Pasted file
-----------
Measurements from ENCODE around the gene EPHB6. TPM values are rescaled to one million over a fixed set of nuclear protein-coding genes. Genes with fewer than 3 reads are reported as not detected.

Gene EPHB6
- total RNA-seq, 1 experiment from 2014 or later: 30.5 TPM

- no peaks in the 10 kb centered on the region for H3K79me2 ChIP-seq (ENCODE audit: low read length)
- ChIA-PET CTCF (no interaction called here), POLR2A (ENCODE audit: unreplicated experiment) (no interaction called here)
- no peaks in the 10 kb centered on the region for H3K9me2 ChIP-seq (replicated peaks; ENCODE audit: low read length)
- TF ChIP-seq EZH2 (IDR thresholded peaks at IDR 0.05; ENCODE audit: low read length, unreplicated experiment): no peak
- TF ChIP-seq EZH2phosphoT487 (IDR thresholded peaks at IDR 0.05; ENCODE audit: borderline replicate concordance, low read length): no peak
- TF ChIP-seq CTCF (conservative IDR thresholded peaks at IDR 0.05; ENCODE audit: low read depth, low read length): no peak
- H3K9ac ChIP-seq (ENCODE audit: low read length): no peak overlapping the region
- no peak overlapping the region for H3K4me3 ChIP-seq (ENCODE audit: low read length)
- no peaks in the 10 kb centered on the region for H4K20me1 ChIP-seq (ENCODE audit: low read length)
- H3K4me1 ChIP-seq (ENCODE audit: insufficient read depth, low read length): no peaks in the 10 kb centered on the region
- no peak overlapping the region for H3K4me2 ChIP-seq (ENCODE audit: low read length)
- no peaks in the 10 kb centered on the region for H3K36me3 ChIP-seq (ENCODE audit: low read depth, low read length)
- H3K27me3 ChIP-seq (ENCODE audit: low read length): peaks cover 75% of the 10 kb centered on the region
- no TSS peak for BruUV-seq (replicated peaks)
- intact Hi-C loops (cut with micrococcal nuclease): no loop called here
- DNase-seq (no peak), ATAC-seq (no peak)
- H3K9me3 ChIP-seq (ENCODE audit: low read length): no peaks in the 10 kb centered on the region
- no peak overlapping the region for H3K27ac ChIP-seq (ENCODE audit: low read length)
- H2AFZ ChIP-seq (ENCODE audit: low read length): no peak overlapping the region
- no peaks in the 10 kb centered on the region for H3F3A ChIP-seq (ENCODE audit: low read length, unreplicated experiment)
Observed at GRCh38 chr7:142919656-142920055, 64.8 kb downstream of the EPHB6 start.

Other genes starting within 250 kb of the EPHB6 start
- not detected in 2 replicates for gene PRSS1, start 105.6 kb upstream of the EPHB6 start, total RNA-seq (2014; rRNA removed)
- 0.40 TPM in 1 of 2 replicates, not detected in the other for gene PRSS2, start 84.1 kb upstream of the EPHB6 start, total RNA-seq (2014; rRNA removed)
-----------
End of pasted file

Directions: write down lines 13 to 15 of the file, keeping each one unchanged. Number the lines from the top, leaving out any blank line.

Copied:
- H3K4me1 ChIP-seq (ENCODE audit: insufficient read depth, low read length): no peaks in the 10 kb centered on the region
- no peak overlapping the region for H3K4me2 ChIP-seq (ENCODE audit: low read length)
- no peaks in the 10 kb centered on the region for H3K36me3 ChIP-seq (ENCODE audit: low read depth, low read length)